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Sheriff granted immunity in sexual abuse lawsuit

Where a man sued the sheriff after he was arrested, because his developmentally challenged minor daughter allegedly used “facilitated communication” to make claims of sexual abuse, the sheriff was entitled to immunity against the man’s constitutional claims. No controlling authority establishes the constitutional right not to be arrested solely on accusations via facilitated communication.


Kevin Plantan brings this action against Hanover County Sheriff’s Department, or HCSD, and Sergeant Troy Payne, both in Payne’s individual capacity and in his official capacity as an agent of the HCSD. He also sues Cornerstone Therapy Associates LLC and Cornerstone’s employee, Wendy Atkinson. Finally, he names his ex-wife, Kelly Smith, as a defendant.

Plantan’s claims stem from his arrest and subsequent detention based on allegations that he sexually assaulted his minor daughter, S.P., who has been diagnosed with “regressive autism” and “severe dyspraxia, a motor-function disorder that severely limits, alters, and impacts her ability to control her own physical movements.” Plantan alleges that, on independent occasions, three Cornerstone employees, including Atkinson, “purportedly facilitated S.P. as she used an iPad or other device as a means of making” allegations that “Plantan sexually abused her in 2013 and 2016.”

Plantan claims that the Hanover defendants violated his constitutional rights as protected by 42 U.S.C. § 19832 and the Fourth and Fourteenth Amendments of the United States Constitution. Plantan also brings Virginia state law claims of malicious prosecution, false arrest and gross negligence against both the Cornerstone defendants and the Hanover defendants. The Cornerstone and Hanover defendants both filed motions to dismiss.

Hanover defendants

As an initial matter, the court will dismiss all counts against the HCSD because the HCSD is not a cognizable legal entity that can be sued. Next, Plantan asserts that Payne subjected him to an unreasonable search and seizure and deprived him of due process in his right to familial integrity when he relied on S.P’s facilitated communication claims of sexual abuse to seek, without investigation as to the validity of facilitated communication, criminal charges and an arrest warrant. The court will dismiss these counts against Payne, both individually and officially, on qualified immunity grounds.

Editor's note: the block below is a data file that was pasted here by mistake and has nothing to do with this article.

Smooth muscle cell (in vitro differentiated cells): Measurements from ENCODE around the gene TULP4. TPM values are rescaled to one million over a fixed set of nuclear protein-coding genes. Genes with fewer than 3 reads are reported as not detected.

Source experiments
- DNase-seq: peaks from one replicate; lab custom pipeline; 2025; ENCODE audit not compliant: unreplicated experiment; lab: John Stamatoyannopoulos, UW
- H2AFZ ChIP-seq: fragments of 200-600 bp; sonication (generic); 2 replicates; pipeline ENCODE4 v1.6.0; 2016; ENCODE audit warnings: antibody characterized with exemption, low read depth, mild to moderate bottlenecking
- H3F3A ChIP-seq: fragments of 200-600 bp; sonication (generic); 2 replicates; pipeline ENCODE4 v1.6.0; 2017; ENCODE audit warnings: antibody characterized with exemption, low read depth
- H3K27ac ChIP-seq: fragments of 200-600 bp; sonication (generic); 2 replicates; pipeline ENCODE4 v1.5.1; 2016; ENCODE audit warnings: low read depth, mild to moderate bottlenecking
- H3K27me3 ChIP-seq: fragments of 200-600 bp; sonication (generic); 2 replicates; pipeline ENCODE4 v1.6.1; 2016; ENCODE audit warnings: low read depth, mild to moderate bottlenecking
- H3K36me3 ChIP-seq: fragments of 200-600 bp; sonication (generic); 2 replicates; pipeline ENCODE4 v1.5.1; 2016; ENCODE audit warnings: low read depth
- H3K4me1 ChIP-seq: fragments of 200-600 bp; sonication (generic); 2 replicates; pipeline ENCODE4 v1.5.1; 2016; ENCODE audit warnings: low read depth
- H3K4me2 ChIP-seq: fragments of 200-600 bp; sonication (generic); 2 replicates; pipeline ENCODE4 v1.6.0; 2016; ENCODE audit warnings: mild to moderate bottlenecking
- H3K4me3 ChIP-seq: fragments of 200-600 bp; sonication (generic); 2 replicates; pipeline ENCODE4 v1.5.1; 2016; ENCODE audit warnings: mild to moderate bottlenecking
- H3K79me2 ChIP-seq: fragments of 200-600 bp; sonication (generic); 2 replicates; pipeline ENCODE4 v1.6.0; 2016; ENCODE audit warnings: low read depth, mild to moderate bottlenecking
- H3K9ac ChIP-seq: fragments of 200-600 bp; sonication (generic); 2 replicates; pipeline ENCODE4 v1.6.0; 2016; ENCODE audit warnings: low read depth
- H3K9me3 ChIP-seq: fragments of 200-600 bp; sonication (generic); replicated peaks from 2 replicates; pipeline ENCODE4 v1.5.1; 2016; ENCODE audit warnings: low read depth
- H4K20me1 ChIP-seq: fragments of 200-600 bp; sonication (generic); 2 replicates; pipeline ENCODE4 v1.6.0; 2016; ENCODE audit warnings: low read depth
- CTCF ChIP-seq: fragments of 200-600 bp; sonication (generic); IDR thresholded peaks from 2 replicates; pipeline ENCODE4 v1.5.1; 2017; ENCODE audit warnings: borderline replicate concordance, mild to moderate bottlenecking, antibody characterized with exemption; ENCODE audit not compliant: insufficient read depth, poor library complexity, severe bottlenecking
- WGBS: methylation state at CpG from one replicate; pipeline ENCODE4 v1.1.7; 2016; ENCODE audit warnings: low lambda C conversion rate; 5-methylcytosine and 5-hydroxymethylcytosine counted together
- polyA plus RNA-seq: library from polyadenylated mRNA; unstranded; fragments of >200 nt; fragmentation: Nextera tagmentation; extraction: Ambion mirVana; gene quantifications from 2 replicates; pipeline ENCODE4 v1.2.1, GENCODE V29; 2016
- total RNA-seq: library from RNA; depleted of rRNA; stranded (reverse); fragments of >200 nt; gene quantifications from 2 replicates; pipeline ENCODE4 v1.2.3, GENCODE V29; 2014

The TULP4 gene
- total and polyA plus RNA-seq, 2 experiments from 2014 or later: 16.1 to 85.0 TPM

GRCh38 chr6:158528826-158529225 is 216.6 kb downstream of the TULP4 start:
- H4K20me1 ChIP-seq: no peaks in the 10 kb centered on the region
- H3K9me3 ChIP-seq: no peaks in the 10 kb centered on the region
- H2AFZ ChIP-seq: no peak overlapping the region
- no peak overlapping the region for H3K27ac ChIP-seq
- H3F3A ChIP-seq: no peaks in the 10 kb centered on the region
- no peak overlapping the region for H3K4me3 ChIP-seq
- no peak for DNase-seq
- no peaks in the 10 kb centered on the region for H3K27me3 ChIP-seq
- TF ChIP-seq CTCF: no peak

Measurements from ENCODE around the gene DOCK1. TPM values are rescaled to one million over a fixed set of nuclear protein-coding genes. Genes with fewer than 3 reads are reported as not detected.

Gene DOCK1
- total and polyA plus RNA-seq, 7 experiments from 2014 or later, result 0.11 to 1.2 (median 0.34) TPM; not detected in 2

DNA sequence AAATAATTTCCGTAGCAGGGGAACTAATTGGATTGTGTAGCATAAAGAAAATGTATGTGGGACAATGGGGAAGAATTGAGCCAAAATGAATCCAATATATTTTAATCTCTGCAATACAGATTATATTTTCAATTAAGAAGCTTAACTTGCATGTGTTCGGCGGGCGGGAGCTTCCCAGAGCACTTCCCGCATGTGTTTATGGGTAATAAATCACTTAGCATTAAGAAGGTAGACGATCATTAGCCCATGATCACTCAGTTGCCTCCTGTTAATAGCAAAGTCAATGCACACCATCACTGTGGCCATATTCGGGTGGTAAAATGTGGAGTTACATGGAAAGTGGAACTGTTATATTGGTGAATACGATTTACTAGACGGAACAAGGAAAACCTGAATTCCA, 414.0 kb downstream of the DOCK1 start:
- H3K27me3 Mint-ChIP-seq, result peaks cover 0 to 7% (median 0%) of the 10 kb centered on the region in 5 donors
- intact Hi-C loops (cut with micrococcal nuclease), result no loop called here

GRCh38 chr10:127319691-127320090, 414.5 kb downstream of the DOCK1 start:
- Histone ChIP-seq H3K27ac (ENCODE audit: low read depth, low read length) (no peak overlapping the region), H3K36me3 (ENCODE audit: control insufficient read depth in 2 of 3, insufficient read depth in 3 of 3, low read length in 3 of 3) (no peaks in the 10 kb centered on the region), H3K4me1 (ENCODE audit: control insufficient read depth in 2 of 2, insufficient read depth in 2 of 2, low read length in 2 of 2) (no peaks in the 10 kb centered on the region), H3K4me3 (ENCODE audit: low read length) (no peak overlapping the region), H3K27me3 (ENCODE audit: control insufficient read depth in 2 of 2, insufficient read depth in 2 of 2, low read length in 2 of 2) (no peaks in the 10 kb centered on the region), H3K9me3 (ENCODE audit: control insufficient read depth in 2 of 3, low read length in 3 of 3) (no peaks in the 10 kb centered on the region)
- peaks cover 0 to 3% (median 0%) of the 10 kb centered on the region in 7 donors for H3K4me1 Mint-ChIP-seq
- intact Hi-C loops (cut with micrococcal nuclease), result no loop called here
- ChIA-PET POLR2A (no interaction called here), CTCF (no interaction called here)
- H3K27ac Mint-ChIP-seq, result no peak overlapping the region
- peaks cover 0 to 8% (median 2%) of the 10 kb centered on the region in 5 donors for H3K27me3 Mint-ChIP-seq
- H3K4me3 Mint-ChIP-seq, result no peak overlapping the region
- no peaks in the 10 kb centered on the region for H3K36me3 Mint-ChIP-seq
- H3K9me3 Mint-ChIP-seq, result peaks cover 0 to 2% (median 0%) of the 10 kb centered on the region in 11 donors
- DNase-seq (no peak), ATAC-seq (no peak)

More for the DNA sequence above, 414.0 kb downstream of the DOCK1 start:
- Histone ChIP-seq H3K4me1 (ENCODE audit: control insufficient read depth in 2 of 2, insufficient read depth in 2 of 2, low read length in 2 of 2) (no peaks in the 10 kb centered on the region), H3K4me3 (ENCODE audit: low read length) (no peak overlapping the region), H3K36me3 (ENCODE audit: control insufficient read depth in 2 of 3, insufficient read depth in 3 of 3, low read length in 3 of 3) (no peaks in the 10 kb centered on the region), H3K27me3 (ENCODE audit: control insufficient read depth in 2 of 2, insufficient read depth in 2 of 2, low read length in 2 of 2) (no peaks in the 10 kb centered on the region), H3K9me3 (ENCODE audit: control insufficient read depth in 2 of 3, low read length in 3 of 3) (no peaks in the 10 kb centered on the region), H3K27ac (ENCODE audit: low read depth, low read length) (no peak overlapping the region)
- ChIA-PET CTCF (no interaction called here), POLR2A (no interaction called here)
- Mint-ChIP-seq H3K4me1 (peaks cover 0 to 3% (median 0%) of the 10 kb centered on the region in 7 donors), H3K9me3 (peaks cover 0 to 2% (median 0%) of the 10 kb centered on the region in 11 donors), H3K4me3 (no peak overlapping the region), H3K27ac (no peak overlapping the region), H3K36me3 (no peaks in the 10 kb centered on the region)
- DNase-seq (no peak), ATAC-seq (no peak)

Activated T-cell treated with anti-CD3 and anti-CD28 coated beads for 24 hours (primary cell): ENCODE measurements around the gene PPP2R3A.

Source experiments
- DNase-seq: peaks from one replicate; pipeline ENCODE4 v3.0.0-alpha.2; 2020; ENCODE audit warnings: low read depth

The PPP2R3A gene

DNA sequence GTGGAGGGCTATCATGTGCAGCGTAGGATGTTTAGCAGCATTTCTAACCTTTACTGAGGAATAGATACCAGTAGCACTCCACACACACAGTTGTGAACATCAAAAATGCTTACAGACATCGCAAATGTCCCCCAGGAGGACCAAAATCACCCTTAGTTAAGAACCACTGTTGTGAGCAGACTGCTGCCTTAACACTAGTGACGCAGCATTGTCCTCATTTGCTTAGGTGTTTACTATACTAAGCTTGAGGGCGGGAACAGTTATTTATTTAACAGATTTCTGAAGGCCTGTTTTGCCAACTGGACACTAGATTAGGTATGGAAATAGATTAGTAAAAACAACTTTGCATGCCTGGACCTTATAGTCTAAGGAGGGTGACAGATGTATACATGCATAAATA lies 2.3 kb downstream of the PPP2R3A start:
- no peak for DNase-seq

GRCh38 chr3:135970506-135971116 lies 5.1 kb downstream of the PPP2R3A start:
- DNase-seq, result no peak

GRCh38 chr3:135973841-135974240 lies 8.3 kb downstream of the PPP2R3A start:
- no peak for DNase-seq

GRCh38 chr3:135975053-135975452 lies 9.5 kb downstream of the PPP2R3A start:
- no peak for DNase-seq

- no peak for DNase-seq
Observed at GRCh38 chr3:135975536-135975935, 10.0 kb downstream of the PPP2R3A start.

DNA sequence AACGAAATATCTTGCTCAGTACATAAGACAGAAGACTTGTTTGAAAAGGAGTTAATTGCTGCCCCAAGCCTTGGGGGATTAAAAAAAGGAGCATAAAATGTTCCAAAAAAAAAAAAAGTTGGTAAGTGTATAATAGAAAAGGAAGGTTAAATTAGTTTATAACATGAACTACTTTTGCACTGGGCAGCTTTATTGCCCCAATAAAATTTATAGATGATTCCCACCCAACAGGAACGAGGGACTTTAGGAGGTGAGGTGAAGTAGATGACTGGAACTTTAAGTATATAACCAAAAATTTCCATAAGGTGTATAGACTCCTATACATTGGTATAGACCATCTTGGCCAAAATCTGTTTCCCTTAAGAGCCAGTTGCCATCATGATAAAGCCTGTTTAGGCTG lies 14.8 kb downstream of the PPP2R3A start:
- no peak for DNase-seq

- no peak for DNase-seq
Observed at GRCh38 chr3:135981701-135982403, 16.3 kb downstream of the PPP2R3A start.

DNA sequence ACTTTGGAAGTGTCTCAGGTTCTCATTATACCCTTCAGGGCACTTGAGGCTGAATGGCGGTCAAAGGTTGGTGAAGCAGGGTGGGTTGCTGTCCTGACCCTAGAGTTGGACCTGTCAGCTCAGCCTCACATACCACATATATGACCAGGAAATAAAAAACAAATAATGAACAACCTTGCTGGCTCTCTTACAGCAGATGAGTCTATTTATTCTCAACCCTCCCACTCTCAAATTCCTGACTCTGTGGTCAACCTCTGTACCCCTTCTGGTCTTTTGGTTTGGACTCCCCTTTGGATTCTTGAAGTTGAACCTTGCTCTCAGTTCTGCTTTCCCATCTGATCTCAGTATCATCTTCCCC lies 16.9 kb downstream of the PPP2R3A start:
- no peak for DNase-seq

First, no “controlling authority” in this jurisdiction establishes the constitutionally required method for handling allegations made by non-verbal and physically disabled victims or those utilizing facilitated communication to make their allegations. Second, even if the Virginia courts or legislature had addressed the use of facilitated communication in courtroom testimony, such precedent would not create a “controlling authority” on whether facilitated communication claims could support criminal investigations, which require probable cause for arrest.

Finally, even though courts addressing facilitated communication have largely been critical of it (and perhaps rightly so), no consensus of persuasive authority from other jurisdictions establishes the constitutional right not to be arrested solely on accusations via facilitated communication.

Malicious prosecution

Plantan’s first state law claim alleges malicious prosecution against both Payne and the Cornerstone defendants. To state a claim for malicious prosecution under Virginia law, a plaintiff has the burden to prove that “the prosecution was (1) malicious, (2) instituted by or with the cooperation of the defendant, (3) without probable cause, and (4) terminated in a manner not unfavorable to the plaintiff.”

The court will dismiss the Payne malicious prosecution count because Plantan fails to sufficiently allege that Payne acted with malice. However, based on a generous reading afforded to Plantan’s complaint on a motion to dismiss, Plantan does sufficiently allege malice as to the Cornerstone defendants. Thus, the court will deny the motion to dismiss the malicious prosecution count against the Cornerstone defendants.

False arrest

Next, Plantan brings a Virginia false arrest claim against Payne, individually and officially, and the Cornerstone defendants. In Virginia, false arrest, or false imprisonment, is “the direct restraint by one person of the physical liberty of another without adequate legal justification.”

Here, the allegations in the complaint do not sustain Plantan’s false arrest claim, officially or individually, against Payne, nor do they sustain his Cornerstone defendants false arrest claim. This is true because, as to both allegations, Payne had a valid warrant to arrest Plantan.

Gross negligence

The allegations in the complaint do not sustain Plantan’s gross negligence count against Payne because no cause of action exists in Virginia for negligence in police investigations. In addition, Plantan cannot succeed on his Cornerstone defendants gross negligence count because the Cornerstone defendants owed a duty only to S.P.

Hanover defendants’ motion to dismiss granted. Cornerstone defendants’ motion to dismiss granted in part, denied in part.

Plantan v. Smith, Case No. 3:22-cv-407, April 18, 2023. EDVA at Richmond (Lauck). VLW 023-3-213. 38 pp.

VLW 023-3-213

Virginia Lawyers Weekly